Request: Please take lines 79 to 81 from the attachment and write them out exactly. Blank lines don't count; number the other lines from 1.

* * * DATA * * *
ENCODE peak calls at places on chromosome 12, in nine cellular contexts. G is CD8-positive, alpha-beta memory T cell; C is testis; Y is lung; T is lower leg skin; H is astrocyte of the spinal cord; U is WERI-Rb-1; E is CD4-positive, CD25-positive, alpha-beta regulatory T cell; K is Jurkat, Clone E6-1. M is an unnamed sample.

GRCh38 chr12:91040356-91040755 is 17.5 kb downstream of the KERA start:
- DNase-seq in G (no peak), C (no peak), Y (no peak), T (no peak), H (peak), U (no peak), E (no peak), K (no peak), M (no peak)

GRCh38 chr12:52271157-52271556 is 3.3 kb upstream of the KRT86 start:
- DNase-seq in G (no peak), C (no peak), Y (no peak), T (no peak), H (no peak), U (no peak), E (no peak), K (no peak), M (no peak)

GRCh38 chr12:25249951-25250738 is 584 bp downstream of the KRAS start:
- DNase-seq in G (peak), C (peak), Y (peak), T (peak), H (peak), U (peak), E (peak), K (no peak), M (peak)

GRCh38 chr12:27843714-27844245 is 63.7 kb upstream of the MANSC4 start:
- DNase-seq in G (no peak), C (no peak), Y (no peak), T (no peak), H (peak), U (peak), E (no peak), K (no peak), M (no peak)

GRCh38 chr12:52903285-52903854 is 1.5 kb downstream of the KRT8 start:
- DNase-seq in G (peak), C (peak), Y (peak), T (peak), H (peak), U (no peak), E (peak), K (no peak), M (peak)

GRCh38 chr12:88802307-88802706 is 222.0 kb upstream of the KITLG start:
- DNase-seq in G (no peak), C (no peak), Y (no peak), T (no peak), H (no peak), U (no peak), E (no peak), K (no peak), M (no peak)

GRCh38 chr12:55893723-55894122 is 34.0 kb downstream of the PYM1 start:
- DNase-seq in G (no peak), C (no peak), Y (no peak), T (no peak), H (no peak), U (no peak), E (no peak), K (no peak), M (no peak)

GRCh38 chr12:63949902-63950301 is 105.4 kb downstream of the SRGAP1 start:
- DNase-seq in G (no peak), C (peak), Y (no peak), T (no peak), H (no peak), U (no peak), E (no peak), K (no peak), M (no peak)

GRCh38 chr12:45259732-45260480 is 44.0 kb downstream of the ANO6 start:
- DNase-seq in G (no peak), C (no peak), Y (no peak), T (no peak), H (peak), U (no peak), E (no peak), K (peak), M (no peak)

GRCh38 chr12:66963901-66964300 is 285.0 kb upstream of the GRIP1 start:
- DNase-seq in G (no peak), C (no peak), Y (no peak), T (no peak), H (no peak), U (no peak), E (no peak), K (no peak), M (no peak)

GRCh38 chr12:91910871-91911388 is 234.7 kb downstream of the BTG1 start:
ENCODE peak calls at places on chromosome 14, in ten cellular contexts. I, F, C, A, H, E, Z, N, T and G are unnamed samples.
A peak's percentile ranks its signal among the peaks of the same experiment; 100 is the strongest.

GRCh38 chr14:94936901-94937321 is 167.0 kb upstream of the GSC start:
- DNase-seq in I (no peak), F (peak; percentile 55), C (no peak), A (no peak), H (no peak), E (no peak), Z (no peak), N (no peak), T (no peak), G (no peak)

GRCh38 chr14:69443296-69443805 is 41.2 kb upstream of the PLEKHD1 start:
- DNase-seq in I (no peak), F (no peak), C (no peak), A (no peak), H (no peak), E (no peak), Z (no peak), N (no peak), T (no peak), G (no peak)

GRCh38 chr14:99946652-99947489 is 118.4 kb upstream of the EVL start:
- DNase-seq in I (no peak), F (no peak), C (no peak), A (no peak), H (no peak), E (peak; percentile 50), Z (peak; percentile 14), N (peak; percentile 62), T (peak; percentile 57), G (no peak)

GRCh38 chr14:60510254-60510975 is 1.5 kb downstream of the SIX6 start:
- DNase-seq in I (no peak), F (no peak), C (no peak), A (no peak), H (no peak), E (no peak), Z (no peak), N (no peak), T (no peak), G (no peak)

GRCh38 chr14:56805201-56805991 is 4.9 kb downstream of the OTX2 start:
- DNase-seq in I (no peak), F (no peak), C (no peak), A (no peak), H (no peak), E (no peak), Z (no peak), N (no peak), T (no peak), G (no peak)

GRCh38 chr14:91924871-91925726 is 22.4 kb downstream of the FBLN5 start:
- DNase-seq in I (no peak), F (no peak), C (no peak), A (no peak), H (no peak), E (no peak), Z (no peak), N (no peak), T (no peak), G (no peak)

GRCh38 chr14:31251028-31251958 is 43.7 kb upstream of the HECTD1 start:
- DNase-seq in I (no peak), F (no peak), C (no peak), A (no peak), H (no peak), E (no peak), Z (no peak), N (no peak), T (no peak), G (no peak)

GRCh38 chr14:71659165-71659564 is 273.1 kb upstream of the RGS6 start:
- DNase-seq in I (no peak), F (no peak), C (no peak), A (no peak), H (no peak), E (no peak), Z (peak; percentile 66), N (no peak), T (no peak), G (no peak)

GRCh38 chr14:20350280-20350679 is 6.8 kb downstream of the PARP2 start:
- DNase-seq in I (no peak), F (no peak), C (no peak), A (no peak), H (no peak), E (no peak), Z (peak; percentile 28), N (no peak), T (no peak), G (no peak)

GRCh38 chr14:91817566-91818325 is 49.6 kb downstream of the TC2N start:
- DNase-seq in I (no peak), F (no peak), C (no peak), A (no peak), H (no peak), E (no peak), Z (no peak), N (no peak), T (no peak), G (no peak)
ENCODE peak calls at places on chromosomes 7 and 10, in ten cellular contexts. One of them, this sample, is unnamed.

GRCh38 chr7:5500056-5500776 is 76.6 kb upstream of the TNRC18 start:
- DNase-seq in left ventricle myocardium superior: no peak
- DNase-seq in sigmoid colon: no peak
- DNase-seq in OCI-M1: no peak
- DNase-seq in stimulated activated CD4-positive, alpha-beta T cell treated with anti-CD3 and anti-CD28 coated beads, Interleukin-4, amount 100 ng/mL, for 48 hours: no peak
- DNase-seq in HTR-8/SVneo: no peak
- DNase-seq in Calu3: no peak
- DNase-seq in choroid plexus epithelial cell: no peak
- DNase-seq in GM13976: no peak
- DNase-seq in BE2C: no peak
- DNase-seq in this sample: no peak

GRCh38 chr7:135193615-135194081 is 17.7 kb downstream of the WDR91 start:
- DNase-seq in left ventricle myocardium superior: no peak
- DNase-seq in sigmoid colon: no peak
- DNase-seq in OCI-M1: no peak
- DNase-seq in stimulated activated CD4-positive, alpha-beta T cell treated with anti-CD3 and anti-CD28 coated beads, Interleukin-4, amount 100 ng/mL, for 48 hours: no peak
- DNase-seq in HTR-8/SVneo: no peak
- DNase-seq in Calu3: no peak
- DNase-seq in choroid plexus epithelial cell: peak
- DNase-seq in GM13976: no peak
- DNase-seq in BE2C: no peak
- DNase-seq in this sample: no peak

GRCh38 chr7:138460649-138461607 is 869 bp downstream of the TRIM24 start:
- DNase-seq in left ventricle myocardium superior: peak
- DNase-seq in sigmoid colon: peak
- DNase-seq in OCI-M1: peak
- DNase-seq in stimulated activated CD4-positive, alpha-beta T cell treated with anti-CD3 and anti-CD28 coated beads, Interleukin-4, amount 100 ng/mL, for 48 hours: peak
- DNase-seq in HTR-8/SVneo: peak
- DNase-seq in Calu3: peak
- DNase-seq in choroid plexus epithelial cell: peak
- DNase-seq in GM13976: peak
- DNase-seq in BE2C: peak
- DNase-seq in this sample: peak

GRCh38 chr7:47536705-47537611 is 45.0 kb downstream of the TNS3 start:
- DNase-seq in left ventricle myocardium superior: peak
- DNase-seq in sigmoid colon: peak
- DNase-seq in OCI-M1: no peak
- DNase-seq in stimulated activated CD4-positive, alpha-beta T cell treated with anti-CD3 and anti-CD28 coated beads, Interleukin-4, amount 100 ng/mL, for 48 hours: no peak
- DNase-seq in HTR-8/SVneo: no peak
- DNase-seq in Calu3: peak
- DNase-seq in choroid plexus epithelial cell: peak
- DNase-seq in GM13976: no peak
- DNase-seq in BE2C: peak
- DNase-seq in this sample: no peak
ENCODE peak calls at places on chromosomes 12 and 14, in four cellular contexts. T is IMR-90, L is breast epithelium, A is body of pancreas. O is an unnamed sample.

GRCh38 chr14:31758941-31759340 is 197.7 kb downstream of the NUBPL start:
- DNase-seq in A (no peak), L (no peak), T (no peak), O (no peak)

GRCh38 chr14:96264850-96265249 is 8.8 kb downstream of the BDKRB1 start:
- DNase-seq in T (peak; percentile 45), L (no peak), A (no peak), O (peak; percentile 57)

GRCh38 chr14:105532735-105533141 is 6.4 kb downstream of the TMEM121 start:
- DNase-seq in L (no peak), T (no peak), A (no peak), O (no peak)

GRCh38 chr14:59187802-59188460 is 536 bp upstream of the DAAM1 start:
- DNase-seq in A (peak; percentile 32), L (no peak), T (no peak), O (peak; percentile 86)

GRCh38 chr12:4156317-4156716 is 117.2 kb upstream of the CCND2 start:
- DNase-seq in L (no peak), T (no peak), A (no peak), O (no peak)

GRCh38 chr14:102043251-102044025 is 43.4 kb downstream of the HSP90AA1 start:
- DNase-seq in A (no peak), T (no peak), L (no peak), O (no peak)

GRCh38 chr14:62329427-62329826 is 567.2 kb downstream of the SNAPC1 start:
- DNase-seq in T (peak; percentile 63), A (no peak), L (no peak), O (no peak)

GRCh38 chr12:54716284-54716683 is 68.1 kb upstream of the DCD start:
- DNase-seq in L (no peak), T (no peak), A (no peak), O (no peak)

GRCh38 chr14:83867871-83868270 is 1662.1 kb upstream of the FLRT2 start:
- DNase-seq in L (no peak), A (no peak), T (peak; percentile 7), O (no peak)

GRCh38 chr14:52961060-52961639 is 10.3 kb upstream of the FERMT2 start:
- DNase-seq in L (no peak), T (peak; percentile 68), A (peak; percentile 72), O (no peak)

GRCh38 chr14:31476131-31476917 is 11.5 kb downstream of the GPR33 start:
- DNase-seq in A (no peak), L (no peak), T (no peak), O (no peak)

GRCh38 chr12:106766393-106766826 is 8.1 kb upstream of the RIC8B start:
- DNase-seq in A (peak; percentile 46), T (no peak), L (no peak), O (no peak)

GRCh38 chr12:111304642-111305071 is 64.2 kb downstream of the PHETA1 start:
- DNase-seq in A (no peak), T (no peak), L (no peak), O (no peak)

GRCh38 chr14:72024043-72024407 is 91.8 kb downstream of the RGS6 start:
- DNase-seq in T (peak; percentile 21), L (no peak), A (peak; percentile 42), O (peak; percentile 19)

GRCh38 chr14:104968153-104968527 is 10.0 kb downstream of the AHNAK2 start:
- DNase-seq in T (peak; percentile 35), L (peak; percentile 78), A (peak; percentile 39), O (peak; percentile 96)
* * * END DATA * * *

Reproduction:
GRCh38 chr7:47536705-47537611 is 45.0 kb downstream of the TNS3 start:
- DNase-seq in left ventricle myocardium superior: peak
- DNase-seq in sigmoid colon: peak